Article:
• Thesis or publishable work approved by your major professor and committee (official deposit is not required) of work based on original research and defended before your committee.
  • Certification submitted and approved by your thesis committee and the academic committee.

Thesis Committee:  You must have a committee to assist and guide you through your graduate career. The MS thesis committee is comprised of three members: your major professor, one additional from the CBMS Graduate Program (see trainer list on program website), and one from any graduate program on campus. The third member may also be a professor from another institution, a scientist or other person knowledgeable in your field. Also see “First Meeting/Certification” below.

Certification:  Certification consists of preparing a document (available on the web site or from the program coordinator) that details your coursework, research plan and committee make-up that is signed by your committee and approved by the Academic Committee.

You should complete certification by the end of the first semester you are enrolled.

First Meeting/Certification:

1.  With your major professor, decide which faculty you will ask to be on your graduate committee. Either you or your major professor should contact other faculty to determine whether they are able or interested in participating in your committee.

2.  At least one month prior to when you would like to have the meeting, contact all members of your committee to schedule a meeting at an appropriate time. Make sure you schedule a meeting room.

3.  Compile the following:

  • List of previous coursework relevant to your current area of research.
  • List of proposed courses.
  • Prepared paperwork required for certification.

4.  Distribute a brief (1-2 page) summary of your proposed research to your committee prior to the meeting. Your proposed research plan should outline your hypothesis and describe the strategy to be used to test the hypothesis. Also, define how each of your committee member’s area of expertise will assist your research program.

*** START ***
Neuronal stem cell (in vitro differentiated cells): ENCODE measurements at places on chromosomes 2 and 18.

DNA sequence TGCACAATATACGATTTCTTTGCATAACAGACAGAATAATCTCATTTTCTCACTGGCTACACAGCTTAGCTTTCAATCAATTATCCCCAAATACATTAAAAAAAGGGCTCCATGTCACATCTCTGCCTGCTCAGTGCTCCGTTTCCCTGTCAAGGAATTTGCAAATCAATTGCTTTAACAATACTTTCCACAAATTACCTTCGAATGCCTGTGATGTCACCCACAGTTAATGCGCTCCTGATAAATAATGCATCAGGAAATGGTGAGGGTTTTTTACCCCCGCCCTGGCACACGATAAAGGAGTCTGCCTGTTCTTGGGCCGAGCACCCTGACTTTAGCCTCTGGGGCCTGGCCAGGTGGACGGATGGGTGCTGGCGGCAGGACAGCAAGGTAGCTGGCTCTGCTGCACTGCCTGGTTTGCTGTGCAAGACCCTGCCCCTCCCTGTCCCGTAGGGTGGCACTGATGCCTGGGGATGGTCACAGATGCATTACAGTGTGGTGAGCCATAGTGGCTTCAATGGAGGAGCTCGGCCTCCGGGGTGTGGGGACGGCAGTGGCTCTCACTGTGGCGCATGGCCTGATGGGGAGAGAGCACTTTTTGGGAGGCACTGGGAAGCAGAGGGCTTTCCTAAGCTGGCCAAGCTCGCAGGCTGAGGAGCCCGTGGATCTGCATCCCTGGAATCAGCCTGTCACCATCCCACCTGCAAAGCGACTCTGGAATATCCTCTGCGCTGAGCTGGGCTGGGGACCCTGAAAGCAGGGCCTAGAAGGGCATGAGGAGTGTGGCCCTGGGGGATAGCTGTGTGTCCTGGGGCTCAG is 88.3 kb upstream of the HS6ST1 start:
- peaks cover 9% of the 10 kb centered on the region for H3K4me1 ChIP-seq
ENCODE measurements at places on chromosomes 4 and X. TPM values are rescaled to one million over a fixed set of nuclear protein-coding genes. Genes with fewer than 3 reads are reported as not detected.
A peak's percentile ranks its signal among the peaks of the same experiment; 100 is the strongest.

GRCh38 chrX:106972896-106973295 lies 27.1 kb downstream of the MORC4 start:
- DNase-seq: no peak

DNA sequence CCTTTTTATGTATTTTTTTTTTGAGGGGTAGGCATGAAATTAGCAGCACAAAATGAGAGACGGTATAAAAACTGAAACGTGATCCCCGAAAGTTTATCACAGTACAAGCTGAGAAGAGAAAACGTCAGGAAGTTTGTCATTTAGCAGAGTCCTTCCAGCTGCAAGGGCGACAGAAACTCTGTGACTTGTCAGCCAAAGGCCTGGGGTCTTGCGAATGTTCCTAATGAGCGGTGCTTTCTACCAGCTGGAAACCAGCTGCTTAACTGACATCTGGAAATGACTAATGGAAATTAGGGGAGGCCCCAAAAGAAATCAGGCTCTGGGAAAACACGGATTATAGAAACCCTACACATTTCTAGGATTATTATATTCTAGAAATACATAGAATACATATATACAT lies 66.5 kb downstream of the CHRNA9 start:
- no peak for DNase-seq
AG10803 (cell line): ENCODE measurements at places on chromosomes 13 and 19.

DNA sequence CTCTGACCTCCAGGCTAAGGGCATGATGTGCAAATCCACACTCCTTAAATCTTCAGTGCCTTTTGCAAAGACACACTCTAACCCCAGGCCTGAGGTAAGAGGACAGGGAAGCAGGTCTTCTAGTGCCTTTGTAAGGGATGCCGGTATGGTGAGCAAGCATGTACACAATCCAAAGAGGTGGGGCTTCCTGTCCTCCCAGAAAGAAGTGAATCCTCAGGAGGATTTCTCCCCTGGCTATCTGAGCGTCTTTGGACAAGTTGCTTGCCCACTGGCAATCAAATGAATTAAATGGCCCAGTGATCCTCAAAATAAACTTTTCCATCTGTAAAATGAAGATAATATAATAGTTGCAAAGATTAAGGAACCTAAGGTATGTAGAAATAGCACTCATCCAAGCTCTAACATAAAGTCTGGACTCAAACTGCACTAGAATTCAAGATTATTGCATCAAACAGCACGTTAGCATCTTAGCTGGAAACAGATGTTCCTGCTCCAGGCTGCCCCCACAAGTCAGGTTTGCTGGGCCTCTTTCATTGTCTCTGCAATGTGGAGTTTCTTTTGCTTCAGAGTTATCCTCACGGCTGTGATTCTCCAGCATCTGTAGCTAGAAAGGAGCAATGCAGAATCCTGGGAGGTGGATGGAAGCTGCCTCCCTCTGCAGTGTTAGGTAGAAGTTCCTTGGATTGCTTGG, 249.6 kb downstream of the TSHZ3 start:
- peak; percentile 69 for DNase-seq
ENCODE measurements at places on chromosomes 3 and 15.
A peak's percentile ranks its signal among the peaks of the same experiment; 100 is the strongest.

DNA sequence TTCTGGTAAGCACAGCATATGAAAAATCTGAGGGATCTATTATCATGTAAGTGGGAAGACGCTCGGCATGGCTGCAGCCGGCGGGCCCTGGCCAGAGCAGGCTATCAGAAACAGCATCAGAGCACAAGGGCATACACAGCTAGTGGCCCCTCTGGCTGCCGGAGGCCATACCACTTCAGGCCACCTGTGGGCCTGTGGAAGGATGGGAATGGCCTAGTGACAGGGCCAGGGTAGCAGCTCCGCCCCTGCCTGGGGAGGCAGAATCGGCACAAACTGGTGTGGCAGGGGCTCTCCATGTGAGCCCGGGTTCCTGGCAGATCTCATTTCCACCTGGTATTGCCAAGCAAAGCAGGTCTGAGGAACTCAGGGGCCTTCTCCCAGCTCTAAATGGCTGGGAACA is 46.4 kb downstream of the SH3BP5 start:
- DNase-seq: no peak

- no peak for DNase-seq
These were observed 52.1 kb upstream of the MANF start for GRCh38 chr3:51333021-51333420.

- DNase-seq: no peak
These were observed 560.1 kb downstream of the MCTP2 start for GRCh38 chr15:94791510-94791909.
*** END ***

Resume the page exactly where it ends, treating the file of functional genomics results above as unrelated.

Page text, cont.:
5.  Prepare and present a brief oral presentation (15-20 min PowerPoint presentation) describing your proposed research.

6.  After the meeting, complete the certification form and have it signed by all members of your committee.

7.  Submit the completed, signed form to the graduate program coordinator (room 113 Hanson Building). The form will be submitted to the Academic Committee for approval.

Annual Meetings after Certification:  Meet with your thesis committee annually to update and inform them of your progress in your research program, and to discuss any problems and define directions of the research.

Detailed Procedure:

1.  Write and distribute any updates on your research to your committee one to two weeks prior to the meeting.

2.  At the meeting, present a brief PowerPoint summary of the progress you have made as well as planned future directions.

3.  Ask your major professor to complete the Student Research Progress Report.

4.  Submit the signed Student Research Progress Report to the graduate coordinator.

MS Thesis and Thesis Defense:

Detailed Procedure:

1.  Obtain the permission of your mentor and graduate committee to begin writing your thesis. This is usually done at an annual committee meeting.

2.  Write your thesis. Please consult the Graduate School’s website for specific thesis requirements at http://grad.wisc.edu/current-students/masters-guide/. For the MS thesis, the graduate committee can request either a traditional thesis or a substantial scientific paper that is suitable for publication.

3.  Schedule your thesis defense.

4. At least four weeks prior to the defense, submit a request for a Masters degree warrant to the graduate program coordinator.

5.  At least two weeks before the defense, submit the title, time, date, location and abstract for your final thesis seminar to the graduate program coordinator.

6.  Your completed thesis should be distributed to all members of your committee a minimum of two weeks prior to your defense date unless you make other arrangements with your committee members. Failure to comply with these rules may result in the cancellation or delay of your scheduled defense.

7.  At your defense, you will need to present your research to the public (approximately a 40 minute talk). This is generally followed by a private oral defense of your thesis research in front of your committee. Your committee will sign the thesis warrant either at the end of the thesis defense or when all thesis requirements are completed.

8.  The signed thesis warrant must be submitted to the Graduate School for your degree to be awarded.

Note that CBMS does not require the Masters thesis to be deposited but the program would appreciate receiving a copy of your thesis.

PhD Degree Program (pre-fall 2014 entry)

Coursework: Register for classes. Choose your coursework in consultation with your major professor. The Graduate School requires a minimum of 32 total credits prior to taking the CBMS prelim B and to graduate (combination of didactic or lab courses, seminars and research).